Colte’s solution includes providing play-centric and engaging programming, hosting family-friendly events (such as book fairs and research contests), and maintaining a library website that keeps deployed parents up to date on their children’s activities. The site offers information about class projects, slide shows, research resources, photos, videos, and links to fifth graders’ individual websites. “For most local students in Hawaii, their aunties and grandmas and grandpas can look on the refrigerator to see their work, or they can go to the play or the sporting event,” says Colte. “For our families, the weekly website became that refrigerator work.”
Colte, who is a former coordinator and vice president of programming for the Hawaii Association of School Librarians, believes she wouldn’t be the librarian she is today if she hadn’t had mentorship from Harada and librarian Karen Muronaga, another University of Hawaii faculty member. When she needs inspiration, Colte will take to Twitter, read education blogs, and virtually mingle with educators late into the night. She is constantly combing her community for ideas. “Each of my [own] kids is the kind of student that the traditional school doesn’t address,” she says. “That’s really challenged me as a librarian, because I’m thinking, ‘What can I be sure to do so I’m reaching each student at his or her strength?’”
Coding, Colte discovered, is an activity at which some students who struggle academically excel. In December 2013, she organized the participation of every Hale Kula student in Hour of Code, a global event in which newbies are introduced to computer science for one hour. Students’ participation garnered a $10,000 donation to Hale Kula from the educational nonprofit Code.org. “Coding is a language, and so I think it is one of the literacies,” Colte says. “As an educator, my job is to promote digital literacy, informational literacy, and, of course, reading literacy.” She runs a coding class for students third grade and up as well as a coding club.
Colte used the Code.org donation to purchase Chromebooks and Nexus 7 tablets. She is always looking for ways to supplement her $10,000–$25,000 annual budget, including entering contests, holding book fairs, and applying for grants. “I don’t know if she sleeps or not,” says Pemberton.
Hale Kula students participate in Poem in Your Pocket Day, Read Across America, the Global Read Aloud (in which kids worldwide read and discuss one book via social media), and several other reading-centric events. For last October’s Global Cardboard Challenge, during which children build constructions from cardboard and other recycled materials, students created items such as racecars and board games and soldier volunteers built an elaborate maze. “We have a lot of soldier support and we use it,” says Pemberton, whose seven- and ten-year-old daughters attend Hale Kula. “It’s really neat. [The soldiers] really like it.”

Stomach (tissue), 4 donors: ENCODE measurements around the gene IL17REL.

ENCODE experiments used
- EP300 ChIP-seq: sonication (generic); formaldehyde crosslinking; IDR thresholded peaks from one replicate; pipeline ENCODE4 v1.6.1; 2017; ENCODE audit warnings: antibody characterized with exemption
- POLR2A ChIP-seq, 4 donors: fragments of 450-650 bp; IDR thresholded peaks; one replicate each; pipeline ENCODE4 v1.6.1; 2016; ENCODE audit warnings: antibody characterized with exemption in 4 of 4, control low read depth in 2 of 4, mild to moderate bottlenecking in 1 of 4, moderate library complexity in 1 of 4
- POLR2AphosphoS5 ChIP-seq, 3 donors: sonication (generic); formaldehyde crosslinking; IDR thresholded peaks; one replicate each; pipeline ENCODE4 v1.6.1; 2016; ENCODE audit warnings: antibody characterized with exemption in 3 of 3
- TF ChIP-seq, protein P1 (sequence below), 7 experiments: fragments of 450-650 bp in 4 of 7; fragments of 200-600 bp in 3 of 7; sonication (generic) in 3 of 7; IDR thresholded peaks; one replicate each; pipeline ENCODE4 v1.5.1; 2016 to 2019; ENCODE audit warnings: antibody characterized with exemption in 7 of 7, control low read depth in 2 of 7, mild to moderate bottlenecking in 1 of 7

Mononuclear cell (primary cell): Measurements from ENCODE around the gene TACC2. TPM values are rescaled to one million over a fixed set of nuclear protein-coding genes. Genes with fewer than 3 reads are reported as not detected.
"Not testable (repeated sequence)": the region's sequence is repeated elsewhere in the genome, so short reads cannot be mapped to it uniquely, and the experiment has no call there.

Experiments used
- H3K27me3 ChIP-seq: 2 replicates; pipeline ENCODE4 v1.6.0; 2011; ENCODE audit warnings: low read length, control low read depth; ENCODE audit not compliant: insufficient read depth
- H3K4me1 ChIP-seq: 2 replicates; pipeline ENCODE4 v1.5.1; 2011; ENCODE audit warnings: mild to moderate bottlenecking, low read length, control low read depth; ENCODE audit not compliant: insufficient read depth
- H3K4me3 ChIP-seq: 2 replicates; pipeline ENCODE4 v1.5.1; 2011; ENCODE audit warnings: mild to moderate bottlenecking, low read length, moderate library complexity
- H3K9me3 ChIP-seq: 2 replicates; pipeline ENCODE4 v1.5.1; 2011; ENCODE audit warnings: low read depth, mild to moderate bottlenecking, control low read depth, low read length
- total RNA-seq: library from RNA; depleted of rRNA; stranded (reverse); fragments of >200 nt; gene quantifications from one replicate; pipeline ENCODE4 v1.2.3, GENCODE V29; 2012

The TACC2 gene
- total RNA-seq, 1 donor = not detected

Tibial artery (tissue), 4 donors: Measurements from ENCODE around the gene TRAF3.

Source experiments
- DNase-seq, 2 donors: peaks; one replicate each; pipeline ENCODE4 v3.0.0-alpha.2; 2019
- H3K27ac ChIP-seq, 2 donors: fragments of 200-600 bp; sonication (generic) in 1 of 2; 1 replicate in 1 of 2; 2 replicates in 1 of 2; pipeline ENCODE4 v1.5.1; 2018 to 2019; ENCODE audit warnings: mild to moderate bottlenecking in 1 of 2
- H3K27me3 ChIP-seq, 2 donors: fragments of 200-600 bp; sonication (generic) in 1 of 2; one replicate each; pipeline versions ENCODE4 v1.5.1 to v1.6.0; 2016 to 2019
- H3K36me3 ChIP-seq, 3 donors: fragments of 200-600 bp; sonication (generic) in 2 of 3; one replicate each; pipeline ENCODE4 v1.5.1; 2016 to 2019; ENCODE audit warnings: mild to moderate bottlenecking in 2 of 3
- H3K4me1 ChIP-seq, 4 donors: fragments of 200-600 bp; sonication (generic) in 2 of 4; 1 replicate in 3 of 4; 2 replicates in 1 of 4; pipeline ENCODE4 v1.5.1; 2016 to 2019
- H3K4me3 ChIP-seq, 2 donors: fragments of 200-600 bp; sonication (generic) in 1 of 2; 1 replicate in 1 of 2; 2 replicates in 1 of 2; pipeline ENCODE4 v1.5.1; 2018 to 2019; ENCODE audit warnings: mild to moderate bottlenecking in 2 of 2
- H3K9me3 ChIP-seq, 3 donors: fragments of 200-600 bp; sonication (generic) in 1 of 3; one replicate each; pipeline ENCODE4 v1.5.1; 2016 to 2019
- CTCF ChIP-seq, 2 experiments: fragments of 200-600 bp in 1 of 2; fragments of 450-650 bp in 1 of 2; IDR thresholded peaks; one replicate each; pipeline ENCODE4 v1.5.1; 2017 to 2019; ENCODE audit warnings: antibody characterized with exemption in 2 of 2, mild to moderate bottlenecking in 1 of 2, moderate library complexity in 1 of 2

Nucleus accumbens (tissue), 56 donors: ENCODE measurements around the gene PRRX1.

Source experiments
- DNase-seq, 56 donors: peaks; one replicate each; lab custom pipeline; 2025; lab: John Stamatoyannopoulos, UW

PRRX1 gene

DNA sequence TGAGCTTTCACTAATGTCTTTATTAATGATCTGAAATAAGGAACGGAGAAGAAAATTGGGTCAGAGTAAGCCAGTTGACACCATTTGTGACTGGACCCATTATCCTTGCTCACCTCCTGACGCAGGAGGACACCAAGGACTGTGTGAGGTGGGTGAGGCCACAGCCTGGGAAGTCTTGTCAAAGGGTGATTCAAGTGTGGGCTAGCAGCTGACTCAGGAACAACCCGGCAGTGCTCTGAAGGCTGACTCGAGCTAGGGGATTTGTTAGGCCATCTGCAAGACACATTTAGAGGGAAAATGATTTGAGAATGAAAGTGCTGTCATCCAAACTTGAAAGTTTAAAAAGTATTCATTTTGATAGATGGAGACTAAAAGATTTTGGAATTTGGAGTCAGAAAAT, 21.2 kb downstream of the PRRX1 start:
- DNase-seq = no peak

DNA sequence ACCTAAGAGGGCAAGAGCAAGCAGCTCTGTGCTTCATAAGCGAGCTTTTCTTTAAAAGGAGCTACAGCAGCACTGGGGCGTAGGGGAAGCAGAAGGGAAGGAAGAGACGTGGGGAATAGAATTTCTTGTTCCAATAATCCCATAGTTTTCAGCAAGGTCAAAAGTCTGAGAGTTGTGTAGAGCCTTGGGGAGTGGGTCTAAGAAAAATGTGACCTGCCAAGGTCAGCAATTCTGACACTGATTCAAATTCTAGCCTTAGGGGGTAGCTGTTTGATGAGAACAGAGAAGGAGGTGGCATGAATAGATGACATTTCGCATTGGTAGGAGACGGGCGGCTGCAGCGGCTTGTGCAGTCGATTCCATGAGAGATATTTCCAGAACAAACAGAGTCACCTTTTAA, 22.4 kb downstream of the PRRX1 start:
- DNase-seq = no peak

The library may sometimes sound more like a playground than a place to study, but the atmosphere exemplifies Colte’s belief in the importance of making time for play. She has plenty of other solid advice for recent MLIS graduates, including “Foster a growth mindset,” “Get involved with local and professional organizations,” and don’t worry about failure—that’s where the real learning begins.
Thanks to a $26.6 million grant from the Department of Defense and $6.6 million from the Hawaii State Department of Education, an overhaul by Architects Design partners Incorporated of Hale Kula’s facilities is underway. This past spring, Colte and her colleagues went through the library’s over 16,000 print titles, selected some for the temporary library space, and packed up the rest. Colte had significant input into the design of the new library/media/student center, which is scheduled to be completed by 2016.
“The greatest joy is seeing students when that light bulb goes off,” she says. “Seeing them empowered, seeing that they’ve learned something and they’re going to go help someone else.” Such moments are why Colte loves being a librarian. Such moments make her feel laki—lucky, indeed.
About the Award
SLJ is pleased to present the first School Librarian of the Year Award, in partnership with sponsor Scholastic Library Publishing. This inaugural award identified one winner and two finalists from a robust pool of 92 applicants. Thanks to all who nominated. Also, special thanks to judges from the field:
Evan St. Lifer, VP digital initiatives, new business development, Scholastic Library Publishing
Gwyneth Jones, teacher librarian, Murray Hill Middle School Laurel, MD, former board member, International Society for Technology in Education
Meenoo Rami, English teacher, Science Leadership Academy, Philadelphia, PA
Mark Ray, director of instructional technology and library services, Vancouver (WA) Public Schools
Also judging were SLJ editors Kathy Ishizuka and Rebecca T. Miller. Please see slj.com/awards/school-librarian-of-the-year for more information.